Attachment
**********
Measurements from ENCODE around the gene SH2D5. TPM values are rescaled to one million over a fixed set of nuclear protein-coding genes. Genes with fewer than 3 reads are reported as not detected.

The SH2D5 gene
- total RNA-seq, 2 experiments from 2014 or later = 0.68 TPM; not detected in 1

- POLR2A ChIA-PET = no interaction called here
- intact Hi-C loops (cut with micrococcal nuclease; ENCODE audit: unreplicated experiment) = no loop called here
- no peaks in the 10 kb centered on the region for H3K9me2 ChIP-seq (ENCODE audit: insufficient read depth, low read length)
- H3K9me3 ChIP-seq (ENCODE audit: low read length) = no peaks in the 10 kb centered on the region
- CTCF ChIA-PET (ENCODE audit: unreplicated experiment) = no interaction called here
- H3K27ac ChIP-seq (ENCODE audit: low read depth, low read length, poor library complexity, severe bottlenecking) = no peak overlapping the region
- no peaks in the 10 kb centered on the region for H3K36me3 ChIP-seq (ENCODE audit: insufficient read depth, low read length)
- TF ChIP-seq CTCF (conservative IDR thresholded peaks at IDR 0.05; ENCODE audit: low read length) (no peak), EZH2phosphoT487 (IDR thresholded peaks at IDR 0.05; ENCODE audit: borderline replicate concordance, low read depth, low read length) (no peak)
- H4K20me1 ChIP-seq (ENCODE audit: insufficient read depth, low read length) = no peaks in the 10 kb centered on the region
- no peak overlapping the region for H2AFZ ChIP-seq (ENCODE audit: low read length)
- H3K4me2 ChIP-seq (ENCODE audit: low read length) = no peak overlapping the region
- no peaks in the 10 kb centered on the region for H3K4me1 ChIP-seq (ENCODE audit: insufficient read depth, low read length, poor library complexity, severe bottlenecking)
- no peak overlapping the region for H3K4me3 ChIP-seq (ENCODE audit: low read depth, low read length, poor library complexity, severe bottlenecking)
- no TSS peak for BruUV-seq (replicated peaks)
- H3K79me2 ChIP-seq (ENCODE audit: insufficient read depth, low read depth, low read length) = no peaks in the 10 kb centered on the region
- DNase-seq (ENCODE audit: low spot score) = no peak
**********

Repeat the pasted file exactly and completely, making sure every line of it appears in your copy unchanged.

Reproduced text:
Measurements from ENCODE around the gene SH2D5. TPM values are rescaled to one million over a fixed set of nuclear protein-coding genes. Genes with fewer than 3 reads are reported as not detected.

The SH2D5 gene
- total RNA-seq, 2 experiments from 2014 or later = 0.68 TPM; not detected in 1

- POLR2A ChIA-PET = no interaction called here
- intact Hi-C loops (cut with micrococcal nuclease; ENCODE audit: unreplicated experiment) = no loop called here
- no peaks in the 10 kb centered on the region for H3K9me2 ChIP-seq (ENCODE audit: insufficient read depth, low read length)
- H3K9me3 ChIP-seq (ENCODE audit: low read length) = no peaks in the 10 kb centered on the region
- CTCF ChIA-PET (ENCODE audit: unreplicated experiment) = no interaction called here
- H3K27ac ChIP-seq (ENCODE audit: low read depth, low read length, poor library complexity, severe bottlenecking) = no peak overlapping the region
- no peaks in the 10 kb centered on the region for H3K36me3 ChIP-seq (ENCODE audit: insufficient read depth, low read length)
- TF ChIP-seq CTCF (conservative IDR thresholded peaks at IDR 0.05; ENCODE audit: low read length) (no peak), EZH2phosphoT487 (IDR thresholded peaks at IDR 0.05; ENCODE audit: borderline replicate concordance, low read depth, low read length) (no peak)
- H4K20me1 ChIP-seq (ENCODE audit: insufficient read depth, low read length) = no peaks in the 10 kb centered on the region
- no peak overlapping the region for H2AFZ ChIP-seq (ENCODE audit: low read length)
- H3K4me2 ChIP-seq (ENCODE audit: low read length) = no peak overlapping the region
- no peaks in the 10 kb centered on the region for H3K4me1 ChIP-seq (ENCODE audit: insufficient read depth, low read length, poor library complexity, severe bottlenecking)
- no peak overlapping the region for H3K4me3 ChIP-seq (ENCODE audit: low read depth, low read length, poor library complexity, severe bottlenecking)
- no TSS peak for BruUV-seq (replicated peaks)
- H3K79me2 ChIP-seq (ENCODE audit: insufficient read depth, low read depth, low read length) = no peaks in the 10 kb centered on the region
- DNase-seq (ENCODE audit: low spot score) = no peak